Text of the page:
A Lexicon To Mbcoylvb, containing a critical explanation of the more difficult passages in the seven tragedies. By the Rev. William Linwood, M.A., M.R.A.S., Student of Christ Church, Oxford, London: Taylor and Walton, 1843. pp. 364. The advantage of separate Lexicons to Greek authors is so great to the student, that we are glad to have another accession to our present stock. The Lexicons of Sturz to Xenophon, of Schweighauser to Herodotus and Polybius, of Ellendt to Sophocles, of Ast to Plato, and of Damm to Homer, though of different degrees of merit, have been found to be so useful, that we are surprised we have not had, before now, a Lexicon to jEschylus. The Lexicon of Wellauer is hardly any thing more than an index, and rarely gives an explanation of passages. The very recent publication of Mr. Linwood's Lexicon has not enabled us to examine it with that attention we could have wished; but we have
referred to it in several cases, and have found his remarks characterised by good sense and sound scholarship. In one or two instances which we have looked at we are disposed to give a different interpretation from Mr. Linwood, .which we may, perhaps, have an opportunity of stating in a future number of the Museum; but meantime we have much pleasure in recommending the work to the notice of students, who will derive very great assistance from it in the study of .flSschylus. We very much regret that Mr. Linwood has not given the etymology of the words of less frequent occurrence, more especially as much progress has been made in linguistic science since the publication of Bp. Bloomfield's glossaries, and many of his etymologies require correction.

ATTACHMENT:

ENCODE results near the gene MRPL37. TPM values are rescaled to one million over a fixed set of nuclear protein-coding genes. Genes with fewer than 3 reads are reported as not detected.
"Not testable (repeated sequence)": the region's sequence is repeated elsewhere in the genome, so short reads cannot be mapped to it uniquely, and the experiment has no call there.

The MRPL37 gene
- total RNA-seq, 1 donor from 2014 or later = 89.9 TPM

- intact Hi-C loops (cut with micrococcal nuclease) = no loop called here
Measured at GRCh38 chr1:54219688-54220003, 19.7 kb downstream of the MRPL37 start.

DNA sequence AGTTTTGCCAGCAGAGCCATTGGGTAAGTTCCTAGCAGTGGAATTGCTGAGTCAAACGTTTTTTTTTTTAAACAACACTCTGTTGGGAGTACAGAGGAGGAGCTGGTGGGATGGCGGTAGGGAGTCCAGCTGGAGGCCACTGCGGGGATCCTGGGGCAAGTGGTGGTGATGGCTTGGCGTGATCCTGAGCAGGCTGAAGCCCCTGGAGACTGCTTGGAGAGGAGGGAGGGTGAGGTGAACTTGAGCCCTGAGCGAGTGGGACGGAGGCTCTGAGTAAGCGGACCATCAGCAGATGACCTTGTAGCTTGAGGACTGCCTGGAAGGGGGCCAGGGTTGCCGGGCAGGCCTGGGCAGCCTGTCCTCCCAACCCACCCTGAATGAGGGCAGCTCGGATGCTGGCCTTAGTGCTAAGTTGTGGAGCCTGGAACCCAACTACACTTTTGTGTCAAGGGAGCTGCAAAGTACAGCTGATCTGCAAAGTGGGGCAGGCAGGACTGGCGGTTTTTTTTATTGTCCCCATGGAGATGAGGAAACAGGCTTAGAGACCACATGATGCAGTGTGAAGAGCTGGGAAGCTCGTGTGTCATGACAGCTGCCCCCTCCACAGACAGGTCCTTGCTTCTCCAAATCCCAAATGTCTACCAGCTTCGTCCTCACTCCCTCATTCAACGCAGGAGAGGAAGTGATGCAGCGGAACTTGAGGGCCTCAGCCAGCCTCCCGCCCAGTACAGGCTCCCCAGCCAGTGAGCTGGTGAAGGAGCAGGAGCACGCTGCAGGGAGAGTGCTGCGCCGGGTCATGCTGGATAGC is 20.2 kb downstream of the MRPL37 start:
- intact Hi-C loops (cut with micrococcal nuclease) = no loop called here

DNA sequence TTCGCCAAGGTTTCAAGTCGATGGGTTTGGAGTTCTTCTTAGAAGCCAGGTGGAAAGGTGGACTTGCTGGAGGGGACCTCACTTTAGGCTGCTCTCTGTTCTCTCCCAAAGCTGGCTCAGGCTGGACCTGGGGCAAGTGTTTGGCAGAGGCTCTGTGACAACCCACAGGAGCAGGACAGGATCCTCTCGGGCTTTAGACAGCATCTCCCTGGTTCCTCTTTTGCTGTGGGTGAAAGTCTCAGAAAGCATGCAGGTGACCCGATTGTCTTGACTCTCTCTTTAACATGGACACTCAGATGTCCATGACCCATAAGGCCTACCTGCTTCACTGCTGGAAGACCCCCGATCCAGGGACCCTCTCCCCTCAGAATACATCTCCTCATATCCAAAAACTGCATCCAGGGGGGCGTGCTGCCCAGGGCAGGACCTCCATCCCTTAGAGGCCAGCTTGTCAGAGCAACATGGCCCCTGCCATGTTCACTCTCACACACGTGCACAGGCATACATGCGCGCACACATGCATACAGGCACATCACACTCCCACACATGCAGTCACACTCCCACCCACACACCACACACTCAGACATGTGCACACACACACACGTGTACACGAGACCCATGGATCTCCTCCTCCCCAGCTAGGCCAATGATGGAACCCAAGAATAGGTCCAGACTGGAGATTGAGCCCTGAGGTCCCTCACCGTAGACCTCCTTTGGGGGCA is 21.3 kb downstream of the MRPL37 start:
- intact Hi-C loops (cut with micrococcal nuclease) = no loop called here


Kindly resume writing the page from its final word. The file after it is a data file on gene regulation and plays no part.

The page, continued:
Three indexes are given at the end of the work; one, of the most important various readings; a second, of the more difficult passages of which a full explanation is given in the Lexicon; and a third, of some of the words and syntactical usages explained in the work.